Energy Storage and Rate Recovery

Energy Storage Frameworks to Accommodate High Levels of Solar Penetration

Energy Storage Frameworks to Accommodate High Levels of Solar Penetration While Addressing Inadequate Rate Recovery

Energy storage, at both the residential and utility scale, stands to address two of the most challenging problems currently facing utilities and the grid.

Under ideal conditions utilities return sufficient revenue to recover generation, transmission and distribution costs while continuing to invest in grid infrastructure.  However, the current topology of the grid and regulation has created conditions in which inflexible demand creates spikes in required capacity which then force utilities to move up their merit order of facilities.  These infrequently used facilities are characterized by high marginal operational costs as they tend to be old and inefficient.  When combined with accrued standby costs these generators become extremely expensive to keep online ready to deliver power. Ultimately under peak demand conditions the clearing price of electricity in deregulated markets is often lower than the true cost of generating the next kWh of energy.  This disparity between clearing price and marginal cost creates what has come to be known as the missing money problem.

A second, however more encouraging challenge facing certain parts of the grid is high levels of residential and commercial solar penetration.  Local distribution substations, designed to distribute energy to homes, are being overloaded with energy in the opposite direction during peak sun hours in parts of Hawaii.  In the absence of smart-grid granular monitoring capability, utilities cannot accurately throttle back generation as solar generation fluctuates.  By failing to match supply and demand, grid frequency may become unstable, potentially compromising the performance characteristics of certain types of loads that rely on AC frequency for speed synchronization and timing.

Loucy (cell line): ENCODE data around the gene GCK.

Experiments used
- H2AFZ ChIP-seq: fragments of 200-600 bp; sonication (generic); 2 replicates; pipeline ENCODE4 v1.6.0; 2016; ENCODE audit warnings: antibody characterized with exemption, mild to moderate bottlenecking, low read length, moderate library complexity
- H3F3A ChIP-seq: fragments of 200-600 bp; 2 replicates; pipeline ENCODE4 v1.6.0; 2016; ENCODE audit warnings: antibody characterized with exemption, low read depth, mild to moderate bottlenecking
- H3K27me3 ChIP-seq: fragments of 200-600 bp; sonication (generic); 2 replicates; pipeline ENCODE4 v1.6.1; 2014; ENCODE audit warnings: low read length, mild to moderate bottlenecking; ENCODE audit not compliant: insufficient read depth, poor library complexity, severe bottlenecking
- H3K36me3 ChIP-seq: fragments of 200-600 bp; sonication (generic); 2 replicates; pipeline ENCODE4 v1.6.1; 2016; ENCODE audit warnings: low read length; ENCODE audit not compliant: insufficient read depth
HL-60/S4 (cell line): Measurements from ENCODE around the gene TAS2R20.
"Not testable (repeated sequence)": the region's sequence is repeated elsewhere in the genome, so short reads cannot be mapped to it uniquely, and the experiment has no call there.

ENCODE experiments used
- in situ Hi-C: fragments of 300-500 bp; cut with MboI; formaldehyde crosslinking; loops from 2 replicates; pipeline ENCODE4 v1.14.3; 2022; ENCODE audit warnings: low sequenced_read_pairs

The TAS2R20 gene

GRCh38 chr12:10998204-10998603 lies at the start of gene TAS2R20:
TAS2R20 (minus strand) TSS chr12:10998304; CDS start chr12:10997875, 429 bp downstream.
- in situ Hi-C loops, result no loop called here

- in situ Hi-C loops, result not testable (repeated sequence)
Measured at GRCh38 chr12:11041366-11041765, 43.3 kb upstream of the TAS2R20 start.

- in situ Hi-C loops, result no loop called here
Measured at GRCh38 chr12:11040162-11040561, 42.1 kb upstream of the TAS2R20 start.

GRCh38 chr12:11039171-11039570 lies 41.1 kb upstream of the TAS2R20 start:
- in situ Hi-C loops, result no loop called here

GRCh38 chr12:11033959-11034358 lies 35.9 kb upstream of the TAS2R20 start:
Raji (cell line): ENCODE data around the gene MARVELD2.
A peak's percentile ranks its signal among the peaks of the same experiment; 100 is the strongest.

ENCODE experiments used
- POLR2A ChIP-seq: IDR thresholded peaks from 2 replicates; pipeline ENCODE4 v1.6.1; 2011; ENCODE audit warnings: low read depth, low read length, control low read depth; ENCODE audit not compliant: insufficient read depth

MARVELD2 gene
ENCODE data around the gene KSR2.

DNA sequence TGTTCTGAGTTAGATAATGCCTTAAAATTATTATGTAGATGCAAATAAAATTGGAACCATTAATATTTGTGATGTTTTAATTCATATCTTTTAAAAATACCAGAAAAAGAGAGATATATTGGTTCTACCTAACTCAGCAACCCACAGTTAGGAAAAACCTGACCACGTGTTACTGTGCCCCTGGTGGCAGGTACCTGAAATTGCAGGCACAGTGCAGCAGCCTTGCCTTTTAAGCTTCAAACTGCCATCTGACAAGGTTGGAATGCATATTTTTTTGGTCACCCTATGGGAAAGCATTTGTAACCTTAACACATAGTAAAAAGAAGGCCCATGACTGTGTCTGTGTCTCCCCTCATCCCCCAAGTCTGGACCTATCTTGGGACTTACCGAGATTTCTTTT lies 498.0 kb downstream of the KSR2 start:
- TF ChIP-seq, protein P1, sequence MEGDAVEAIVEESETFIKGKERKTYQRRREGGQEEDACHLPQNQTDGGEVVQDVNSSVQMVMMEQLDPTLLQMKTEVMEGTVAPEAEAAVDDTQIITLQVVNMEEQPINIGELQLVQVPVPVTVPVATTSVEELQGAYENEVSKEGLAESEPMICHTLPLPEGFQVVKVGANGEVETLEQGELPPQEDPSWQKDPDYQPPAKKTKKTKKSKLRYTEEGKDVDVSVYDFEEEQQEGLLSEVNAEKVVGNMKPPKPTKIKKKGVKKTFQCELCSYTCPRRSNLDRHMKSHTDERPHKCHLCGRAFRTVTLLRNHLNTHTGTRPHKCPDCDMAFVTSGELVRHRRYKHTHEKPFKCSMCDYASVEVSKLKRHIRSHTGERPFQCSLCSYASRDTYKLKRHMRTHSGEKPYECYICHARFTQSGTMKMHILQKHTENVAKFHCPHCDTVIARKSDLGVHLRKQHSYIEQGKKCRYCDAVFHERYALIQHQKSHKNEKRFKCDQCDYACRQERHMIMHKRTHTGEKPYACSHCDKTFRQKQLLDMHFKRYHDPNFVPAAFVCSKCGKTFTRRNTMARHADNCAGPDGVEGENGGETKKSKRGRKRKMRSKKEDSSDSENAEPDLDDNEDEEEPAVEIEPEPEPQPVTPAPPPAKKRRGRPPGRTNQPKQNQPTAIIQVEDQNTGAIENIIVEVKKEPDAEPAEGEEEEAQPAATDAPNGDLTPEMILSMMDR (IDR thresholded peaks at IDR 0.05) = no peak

Where these two challenges collide, utilities have begun to wonder how they can achieve adequate rate recovery in the presence of high solar penetration. Like it or not, both of these challenges are likely to not only persist but increase in frequency and magnitude as peak loads become more extreme and solar continues to accumulate generation share.  Paramount to addressing these impending grid-based friction points is the proliferation of distributed and centralized energy storage solutions.

There are currently several policy instruments in place to encourage the use of advanced storage technology at both the micro and macro scale.  On the macro scale, in October of 2013 the California PUC mandated the three largest investor-owned utilities, Pacific Gas and Electric Company, Southern California Edison Company and San Diego Gas & Electric Company to install 1,325 MW of storage capacity by 2024.  In addition to truck-sized battery banks the mandate will likely bring installations of thermal HVAC storage systems, compressed air and compressed liquid storage to the grid.  

Designed to be more compatible on the residential level, California’s Self Generation Incentive Program provides rebates for emerging renewable technologies including advanced energy storage.  The 200 MW mandate was born out of rolling blackouts experienced in 2000 that impacted millions of customers.  This behind-the-meter effort has been allocated $415 million to fund the program through 2019, including $1.62/Watt on energy storage equipment.  

Thus far these policy mechanisms seem to be encouraging investment and deployment of storage technologies. Since the third quarter of 2014 close to 700 MW of energy storage projects have been announced, the majority of which using lithium-ion battery banks.  Seemingly responding to cues from storage policy, solar developer SunEdison recently acquired Solar Grid Storage.   SGS manufacturers container sized battery storage system designed to be collocated with solar and wind deployments that promise to maintain grid stability and aid in peak shaving efforts.  Furthermore, Tesla recently announced its intention to bring a home battery into production within six months.

Although the policy and projects announcements above represent small steps towards grid-wide deployment of storage capacity, they signal a movement in the right direction.  If these efforts are combined with a well-designed capacity market both distributed solar and utilities stand to benefit.